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September 15, 2008
With the recent weather, the theme of today’s post is CROSSWINDS. Even A-Grade riders can get confused about how to ride in a group in the crosswinds. In my last race there were several direction changes in the road and the pack had to adjust its position on every corner. Not always an easy task when your heart is pounding at 180bpm and you can’t think clearly. Many guys made mistakes by either not understanding the concept, or not paying attention to the direction of the wind.
PULL OFF INTO THE WIND is the thing to remember. Geese do this exact same thing when flying in groups. This is the most efficient way of using the groups energy to cut through the wind and maintain a high average speed .
What to do in an echelon:
The riders in the echelon will rotate through from the sheltered side to the front and then pull off back on the windward side. When riding in an echelon you want to keep things smooth and together. You should NEVER take a big long pull on the front. You will always rotate through taking short 1-2 min pulls. When you get to the front of the echelon you will ride to just in front of the lead rider, gently pull in front of him and maintain his speed. DO NOT pull through hard and continue going faster than him. If you do this then the poor guy will have to punch it to get onto your wheel after just doing his pull. When riding with experienced riders, you’ll find yourself a few bike lengths in front of the echelon hanging out there by yourself.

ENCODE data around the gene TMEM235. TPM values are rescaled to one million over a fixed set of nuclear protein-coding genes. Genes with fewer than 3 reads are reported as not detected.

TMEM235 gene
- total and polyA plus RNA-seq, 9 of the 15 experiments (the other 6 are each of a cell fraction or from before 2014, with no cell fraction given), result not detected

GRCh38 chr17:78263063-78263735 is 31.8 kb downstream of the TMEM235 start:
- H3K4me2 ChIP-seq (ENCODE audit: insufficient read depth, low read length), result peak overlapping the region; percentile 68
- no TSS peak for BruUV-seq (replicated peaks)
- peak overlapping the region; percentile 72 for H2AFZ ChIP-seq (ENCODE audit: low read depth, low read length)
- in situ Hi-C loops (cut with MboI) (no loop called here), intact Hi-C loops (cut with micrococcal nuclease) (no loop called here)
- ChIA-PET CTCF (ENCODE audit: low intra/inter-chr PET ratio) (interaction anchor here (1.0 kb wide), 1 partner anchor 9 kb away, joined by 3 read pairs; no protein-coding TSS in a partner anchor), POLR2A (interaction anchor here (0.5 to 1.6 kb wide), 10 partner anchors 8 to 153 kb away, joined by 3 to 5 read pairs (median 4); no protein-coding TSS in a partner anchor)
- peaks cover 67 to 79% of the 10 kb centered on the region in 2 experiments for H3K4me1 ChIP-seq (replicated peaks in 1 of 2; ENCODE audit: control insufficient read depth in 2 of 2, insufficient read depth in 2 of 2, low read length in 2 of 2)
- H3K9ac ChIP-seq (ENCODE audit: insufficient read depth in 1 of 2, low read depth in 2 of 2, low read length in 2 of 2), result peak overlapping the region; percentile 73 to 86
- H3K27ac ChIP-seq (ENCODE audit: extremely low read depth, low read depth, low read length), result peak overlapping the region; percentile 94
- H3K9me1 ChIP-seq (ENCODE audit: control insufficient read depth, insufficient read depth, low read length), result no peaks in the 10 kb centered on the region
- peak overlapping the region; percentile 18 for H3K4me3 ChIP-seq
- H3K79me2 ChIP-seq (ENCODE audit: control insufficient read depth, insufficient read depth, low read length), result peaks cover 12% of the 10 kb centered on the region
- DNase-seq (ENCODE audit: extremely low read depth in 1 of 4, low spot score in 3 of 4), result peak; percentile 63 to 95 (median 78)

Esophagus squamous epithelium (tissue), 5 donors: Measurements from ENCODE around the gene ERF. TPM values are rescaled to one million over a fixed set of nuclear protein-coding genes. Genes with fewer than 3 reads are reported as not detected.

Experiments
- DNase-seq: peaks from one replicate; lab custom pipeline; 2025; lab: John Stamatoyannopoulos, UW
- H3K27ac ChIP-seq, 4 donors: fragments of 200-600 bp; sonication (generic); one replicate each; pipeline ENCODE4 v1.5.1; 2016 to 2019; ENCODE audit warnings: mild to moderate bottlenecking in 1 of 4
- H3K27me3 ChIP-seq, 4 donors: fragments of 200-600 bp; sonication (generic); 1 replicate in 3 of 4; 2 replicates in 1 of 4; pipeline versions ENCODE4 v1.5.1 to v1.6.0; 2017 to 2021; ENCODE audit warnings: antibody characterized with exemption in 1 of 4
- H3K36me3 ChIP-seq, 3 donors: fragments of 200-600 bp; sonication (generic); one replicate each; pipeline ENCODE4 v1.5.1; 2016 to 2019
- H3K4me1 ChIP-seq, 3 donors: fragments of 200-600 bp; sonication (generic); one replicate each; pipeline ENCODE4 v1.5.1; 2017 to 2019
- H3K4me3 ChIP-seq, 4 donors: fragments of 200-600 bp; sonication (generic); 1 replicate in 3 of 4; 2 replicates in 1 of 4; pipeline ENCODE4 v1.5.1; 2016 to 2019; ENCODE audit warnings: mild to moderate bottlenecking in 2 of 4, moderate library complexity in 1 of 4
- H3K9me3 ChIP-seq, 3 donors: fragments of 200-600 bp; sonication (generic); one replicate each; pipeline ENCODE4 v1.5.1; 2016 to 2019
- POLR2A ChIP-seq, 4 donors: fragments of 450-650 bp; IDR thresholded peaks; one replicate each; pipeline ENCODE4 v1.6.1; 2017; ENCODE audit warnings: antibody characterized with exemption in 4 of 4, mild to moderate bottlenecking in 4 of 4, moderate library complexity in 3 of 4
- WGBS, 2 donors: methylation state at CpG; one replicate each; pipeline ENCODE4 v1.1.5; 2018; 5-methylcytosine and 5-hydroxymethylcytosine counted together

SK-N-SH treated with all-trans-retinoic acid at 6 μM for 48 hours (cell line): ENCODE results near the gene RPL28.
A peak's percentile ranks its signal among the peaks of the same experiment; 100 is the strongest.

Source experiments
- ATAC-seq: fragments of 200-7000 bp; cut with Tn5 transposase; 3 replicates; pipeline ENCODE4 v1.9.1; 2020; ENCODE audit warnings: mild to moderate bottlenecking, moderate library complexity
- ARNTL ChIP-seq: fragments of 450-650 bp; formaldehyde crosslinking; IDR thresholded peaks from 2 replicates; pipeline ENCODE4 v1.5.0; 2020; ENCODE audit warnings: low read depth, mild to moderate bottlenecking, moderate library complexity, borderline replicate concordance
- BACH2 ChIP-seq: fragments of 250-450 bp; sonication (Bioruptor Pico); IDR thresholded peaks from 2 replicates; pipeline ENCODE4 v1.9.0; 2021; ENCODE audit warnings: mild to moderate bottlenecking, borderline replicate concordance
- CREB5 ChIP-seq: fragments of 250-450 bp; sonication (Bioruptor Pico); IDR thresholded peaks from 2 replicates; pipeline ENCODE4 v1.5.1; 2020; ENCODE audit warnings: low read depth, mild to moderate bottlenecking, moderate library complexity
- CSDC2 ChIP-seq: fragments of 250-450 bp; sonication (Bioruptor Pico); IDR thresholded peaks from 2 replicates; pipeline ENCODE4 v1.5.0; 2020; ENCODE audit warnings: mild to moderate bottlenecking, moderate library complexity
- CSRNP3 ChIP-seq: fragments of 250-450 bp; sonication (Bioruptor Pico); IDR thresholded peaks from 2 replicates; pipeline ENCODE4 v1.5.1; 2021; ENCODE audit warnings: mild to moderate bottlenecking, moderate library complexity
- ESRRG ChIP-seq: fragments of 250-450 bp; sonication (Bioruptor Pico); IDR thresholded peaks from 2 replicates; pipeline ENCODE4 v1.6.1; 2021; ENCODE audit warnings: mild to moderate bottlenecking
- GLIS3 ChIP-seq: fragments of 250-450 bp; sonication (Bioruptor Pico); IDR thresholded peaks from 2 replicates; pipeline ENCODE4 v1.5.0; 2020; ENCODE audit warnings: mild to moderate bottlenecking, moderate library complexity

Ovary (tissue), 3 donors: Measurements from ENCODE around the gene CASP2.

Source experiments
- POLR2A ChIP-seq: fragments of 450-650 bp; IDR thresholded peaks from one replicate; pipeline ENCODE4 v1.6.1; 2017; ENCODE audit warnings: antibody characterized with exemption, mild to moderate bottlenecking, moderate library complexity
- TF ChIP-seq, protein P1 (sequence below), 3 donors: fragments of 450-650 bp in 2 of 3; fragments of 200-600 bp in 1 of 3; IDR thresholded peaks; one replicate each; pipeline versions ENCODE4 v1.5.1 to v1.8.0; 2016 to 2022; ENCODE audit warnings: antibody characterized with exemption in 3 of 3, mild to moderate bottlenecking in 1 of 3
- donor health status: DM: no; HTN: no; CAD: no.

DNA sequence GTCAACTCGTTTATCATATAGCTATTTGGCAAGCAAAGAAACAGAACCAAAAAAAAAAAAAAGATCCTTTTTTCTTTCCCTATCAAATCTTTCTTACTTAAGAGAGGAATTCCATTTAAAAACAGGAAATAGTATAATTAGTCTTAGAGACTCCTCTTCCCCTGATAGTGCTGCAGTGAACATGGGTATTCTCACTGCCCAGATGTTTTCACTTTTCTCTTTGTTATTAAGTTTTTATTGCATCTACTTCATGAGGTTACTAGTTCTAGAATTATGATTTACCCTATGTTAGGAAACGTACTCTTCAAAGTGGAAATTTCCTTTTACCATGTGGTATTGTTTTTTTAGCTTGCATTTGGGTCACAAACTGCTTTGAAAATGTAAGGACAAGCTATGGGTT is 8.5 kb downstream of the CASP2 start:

What NOT to do in an echelon:
The echelon can only be as wide as the road so in a large pack there will be a number of riders in single file behind the echelon. This is the absolute WORST place to be. It’s easy to get tricked into thinking that by being in the "gutter" as it’s called, you’re not doing any work by avoiding rotating through. Trust me, it’s much easier being in the echelon doing a hard pull once every minute than being in the gutter hanging on for dear life. Note: This wouldn’t be the case in a headwind but a crosswind is completely different. Once one person in the gutter drops the wheel in front, its very difficult to get back on and close that gap. And if you’re the one to drop that wheel, you’ll have a lot of pissed off riders behind you!
On the other hand, there are a number of effective strategies to intentionally drop other riders in an echelon. We’ll talk about these in future posts.